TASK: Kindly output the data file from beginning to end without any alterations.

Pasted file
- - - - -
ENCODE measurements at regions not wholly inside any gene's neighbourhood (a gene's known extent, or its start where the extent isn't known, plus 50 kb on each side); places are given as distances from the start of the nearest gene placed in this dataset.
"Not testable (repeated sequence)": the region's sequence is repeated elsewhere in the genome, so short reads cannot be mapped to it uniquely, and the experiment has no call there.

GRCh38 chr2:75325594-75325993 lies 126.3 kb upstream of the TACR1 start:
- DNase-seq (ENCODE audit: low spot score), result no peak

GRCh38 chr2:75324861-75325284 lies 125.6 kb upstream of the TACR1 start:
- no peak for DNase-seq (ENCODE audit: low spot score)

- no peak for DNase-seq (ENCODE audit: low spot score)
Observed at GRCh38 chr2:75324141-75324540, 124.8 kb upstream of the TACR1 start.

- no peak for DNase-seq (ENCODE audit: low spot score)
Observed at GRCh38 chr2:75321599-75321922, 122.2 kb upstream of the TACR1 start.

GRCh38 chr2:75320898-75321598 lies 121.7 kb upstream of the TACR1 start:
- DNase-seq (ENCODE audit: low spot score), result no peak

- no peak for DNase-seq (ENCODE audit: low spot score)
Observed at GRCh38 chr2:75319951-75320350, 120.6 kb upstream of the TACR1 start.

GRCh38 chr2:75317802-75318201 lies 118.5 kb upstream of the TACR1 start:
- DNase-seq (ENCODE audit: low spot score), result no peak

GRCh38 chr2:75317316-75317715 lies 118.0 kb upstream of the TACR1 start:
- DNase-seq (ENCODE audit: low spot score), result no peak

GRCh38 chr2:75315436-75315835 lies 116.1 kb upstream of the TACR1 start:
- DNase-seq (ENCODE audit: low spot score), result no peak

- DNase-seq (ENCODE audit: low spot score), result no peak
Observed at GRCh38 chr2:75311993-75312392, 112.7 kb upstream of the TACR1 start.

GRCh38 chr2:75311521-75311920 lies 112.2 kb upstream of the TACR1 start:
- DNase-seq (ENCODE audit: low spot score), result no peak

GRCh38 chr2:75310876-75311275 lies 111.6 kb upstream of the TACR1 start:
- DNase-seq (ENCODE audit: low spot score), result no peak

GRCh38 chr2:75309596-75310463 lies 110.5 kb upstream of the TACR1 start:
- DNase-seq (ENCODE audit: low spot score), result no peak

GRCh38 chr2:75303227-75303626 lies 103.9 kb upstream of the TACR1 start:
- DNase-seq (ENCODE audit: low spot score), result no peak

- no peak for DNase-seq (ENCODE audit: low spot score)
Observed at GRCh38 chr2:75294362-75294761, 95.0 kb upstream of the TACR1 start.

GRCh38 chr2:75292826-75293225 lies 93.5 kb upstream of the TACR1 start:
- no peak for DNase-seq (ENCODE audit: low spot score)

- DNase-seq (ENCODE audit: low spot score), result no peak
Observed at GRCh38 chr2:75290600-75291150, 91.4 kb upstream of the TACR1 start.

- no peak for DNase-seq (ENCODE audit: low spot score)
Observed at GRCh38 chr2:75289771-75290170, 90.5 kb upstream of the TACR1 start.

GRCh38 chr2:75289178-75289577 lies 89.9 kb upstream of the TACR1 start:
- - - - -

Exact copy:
ENCODE measurements at regions not wholly inside any gene's neighbourhood (a gene's known extent, or its start where the extent isn't known, plus 50 kb on each side); places are given as distances from the start of the nearest gene placed in this dataset.
"Not testable (repeated sequence)": the region's sequence is repeated elsewhere in the genome, so short reads cannot be mapped to it uniquely, and the experiment has no call there.

GRCh38 chr2:75325594-75325993 lies 126.3 kb upstream of the TACR1 start:
- DNase-seq (ENCODE audit: low spot score), result no peak

GRCh38 chr2:75324861-75325284 lies 125.6 kb upstream of the TACR1 start:
- no peak for DNase-seq (ENCODE audit: low spot score)

- no peak for DNase-seq (ENCODE audit: low spot score)
Observed at GRCh38 chr2:75324141-75324540, 124.8 kb upstream of the TACR1 start.

- no peak for DNase-seq (ENCODE audit: low spot score)
Observed at GRCh38 chr2:75321599-75321922, 122.2 kb upstream of the TACR1 start.

GRCh38 chr2:75320898-75321598 lies 121.7 kb upstream of the TACR1 start:
- DNase-seq (ENCODE audit: low spot score), result no peak

- no peak for DNase-seq (ENCODE audit: low spot score)
Observed at GRCh38 chr2:75319951-75320350, 120.6 kb upstream of the TACR1 start.

GRCh38 chr2:75317802-75318201 lies 118.5 kb upstream of the TACR1 start:
- DNase-seq (ENCODE audit: low spot score), result no peak

GRCh38 chr2:75317316-75317715 lies 118.0 kb upstream of the TACR1 start:
- DNase-seq (ENCODE audit: low spot score), result no peak

GRCh38 chr2:75315436-75315835 lies 116.1 kb upstream of the TACR1 start:
- DNase-seq (ENCODE audit: low spot score), result no peak

- DNase-seq (ENCODE audit: low spot score), result no peak
Observed at GRCh38 chr2:75311993-75312392, 112.7 kb upstream of the TACR1 start.

GRCh38 chr2:75311521-75311920 lies 112.2 kb upstream of the TACR1 start:
- DNase-seq (ENCODE audit: low spot score), result no peak

GRCh38 chr2:75310876-75311275 lies 111.6 kb upstream of the TACR1 start:
- DNase-seq (ENCODE audit: low spot score), result no peak

GRCh38 chr2:75309596-75310463 lies 110.5 kb upstream of the TACR1 start:
- DNase-seq (ENCODE audit: low spot score), result no peak

GRCh38 chr2:75303227-75303626 lies 103.9 kb upstream of the TACR1 start:
- DNase-seq (ENCODE audit: low spot score), result no peak

- no peak for DNase-seq (ENCODE audit: low spot score)
Observed at GRCh38 chr2:75294362-75294761, 95.0 kb upstream of the TACR1 start.

GRCh38 chr2:75292826-75293225 lies 93.5 kb upstream of the TACR1 start:
- no peak for DNase-seq (ENCODE audit: low spot score)

- DNase-seq (ENCODE audit: low spot score), result no peak
Observed at GRCh38 chr2:75290600-75291150, 91.4 kb upstream of the TACR1 start.

- no peak for DNase-seq (ENCODE audit: low spot score)
Observed at GRCh38 chr2:75289771-75290170, 90.5 kb upstream of the TACR1 start.

GRCh38 chr2:75289178-75289577 lies 89.9 kb upstream of the TACR1 start: